Media credibility

Earning favor with earned media contacts

A look at the importance of media credibility and tips for developing a mutually beneficial relationship with journalists

“Please don’t ask me to write an advertisement.” That’s the most common piece of advice I have received from editors and broadcasters over more than two decades in communications.

That’s why it has become one of the first pieces of advice I give any client or potential client when they want to develop a media relations program. For some, it’s an “ah-hah” moment, while others are briefly disappointed when they realize they had planned to approach earned communications the same as paid, albeit subconsciously.  Other clients aren’t quite sure what that advice means.

Understanding media credibility

The truth is, Earned and Paid media complement each other, and one can’t replace the other.

Paid media works through the traditional push marketing approach, reaching customers earlier in the sales funnel and building awareness. The message and placement are guaranteed. Earned media is a pull marketing approach that builds credibility and trust of the brand/product among current and potential customers who are further along in the sales funnel, helping them finalize their decision.

There’s a reason that Earned media builds credibility and trust of your brand. Your customers trust that certain media and influencers only report on what they have vetted themselves – what they believe to be true.

How did those outlets, editors and broadcasters earn that reputation, with some even becoming celebrities in their own right? Because their audiences trust them to tell impartial stories about topics that are interesting and important to them. Media often talk about competing products in a single piece. They discuss the good as well as challenging features of a product in their own words, not verbatim as it appears in a product ad that might be on a facing page. Media won’t sacrifice their hard-earned credibility by being a brand’s mouthpiece.

Keep the news new

Which leads us to another piece of advice we get from editors and broadcasters. “Provide us with new information.”

It sounds simple enough, but it’s easy to lose sight of that golden rule of media pitching. To sweeten the deal, give media something they can’t get from reading your latest press release or product label. They’re writing for an audience, so give them something compelling that adds value for their readers.

For example, imagine that one day you read about a new piece of technology and it sounds incredible. The biggest thing since Apple introduced the iPhone. You’re eager to learn more. The following month you come across an article about the same technology in the same media outlet. There’s even a video accompanying this article. The words might be different from the previous article and the video is pretty cool, but there is nothing new. You still don’t know when it will be available or how much it will cost. It’s frustrating so you stop reading that particular medium.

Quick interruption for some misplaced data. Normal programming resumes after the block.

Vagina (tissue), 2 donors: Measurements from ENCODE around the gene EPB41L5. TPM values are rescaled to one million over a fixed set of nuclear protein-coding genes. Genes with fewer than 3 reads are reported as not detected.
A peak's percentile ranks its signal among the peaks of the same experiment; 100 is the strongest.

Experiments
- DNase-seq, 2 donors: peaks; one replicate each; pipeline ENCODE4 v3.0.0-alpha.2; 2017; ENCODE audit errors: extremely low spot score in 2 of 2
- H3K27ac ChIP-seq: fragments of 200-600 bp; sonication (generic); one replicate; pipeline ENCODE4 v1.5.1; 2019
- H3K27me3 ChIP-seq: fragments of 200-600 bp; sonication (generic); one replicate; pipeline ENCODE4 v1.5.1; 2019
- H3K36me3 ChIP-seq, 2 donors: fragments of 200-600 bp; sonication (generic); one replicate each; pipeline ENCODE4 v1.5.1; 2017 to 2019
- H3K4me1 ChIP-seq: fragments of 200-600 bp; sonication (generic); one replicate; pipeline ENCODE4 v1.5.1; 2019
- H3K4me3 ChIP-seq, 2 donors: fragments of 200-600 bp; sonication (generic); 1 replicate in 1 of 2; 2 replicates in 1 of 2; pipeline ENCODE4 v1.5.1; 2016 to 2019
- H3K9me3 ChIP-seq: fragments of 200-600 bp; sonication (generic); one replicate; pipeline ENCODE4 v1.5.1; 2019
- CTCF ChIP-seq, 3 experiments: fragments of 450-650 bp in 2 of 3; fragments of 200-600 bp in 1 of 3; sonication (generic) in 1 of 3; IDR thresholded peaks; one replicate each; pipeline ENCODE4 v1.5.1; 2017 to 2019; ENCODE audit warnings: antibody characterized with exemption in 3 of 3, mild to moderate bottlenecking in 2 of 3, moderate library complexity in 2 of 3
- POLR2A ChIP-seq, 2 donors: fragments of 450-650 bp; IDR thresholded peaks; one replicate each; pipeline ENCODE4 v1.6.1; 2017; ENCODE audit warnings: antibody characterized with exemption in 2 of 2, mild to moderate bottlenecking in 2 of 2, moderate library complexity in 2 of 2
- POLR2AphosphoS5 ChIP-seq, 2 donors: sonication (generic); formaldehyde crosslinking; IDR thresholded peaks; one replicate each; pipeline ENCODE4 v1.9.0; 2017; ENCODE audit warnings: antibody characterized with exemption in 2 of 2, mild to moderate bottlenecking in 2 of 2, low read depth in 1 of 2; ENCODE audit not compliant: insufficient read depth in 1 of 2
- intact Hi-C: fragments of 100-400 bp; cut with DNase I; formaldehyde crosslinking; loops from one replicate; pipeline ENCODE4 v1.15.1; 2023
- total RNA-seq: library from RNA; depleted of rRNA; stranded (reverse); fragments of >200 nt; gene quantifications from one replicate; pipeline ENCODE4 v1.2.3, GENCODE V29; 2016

But what if that subsequent article included research from an independent think tank about how much this technology can improve efficiency? The article still includes some of what you already know, but the new information is continuing to grab your attention and build your interest.

Now, consider that same scenario but replace you with your customer and the incredible new technology with your product. It’s unlikely that potential customers want to spend their valuable time reading or hearing the same information about your product.

Earning your space on the page

We covered several examples of how not to work with journalists. But what are some ways to get their positive attention? How do you keep news new and give journalists what their audiences crave? One approach is releasing data and research about your product or category, especially if it comes from a third party. Another consideration is the element of human interest; tell the story of a customer who uses your product or take them behind the scenes of how an idea became an invention.

Above all, earning space in media coverage means building relationships with editors and broadcasters. Learn about their beat, their preferences, and what they’ve already covered. Make an effort to engage with them before you say, “Here’s a press release; please write about my product.” Get to know how they work. Learn what they want and need from companies and agencies. Follow them on social media and share their content on social media.

Building this type of relationship not only helps you develop better media relations materials to improve the odds of coverage, but it also keeps you more top-of-mind when editors and broadcasters are looking for sources. By establishing a mutually beneficial relationship, you’ll give your brand longevity with earned media.

R+K’s Amy McEvoy, head of Earned Media, contributed to this post. If you would like to learn more about how Rhea + Kaiser can help build media relationships for your brand, contact our Business Development Director

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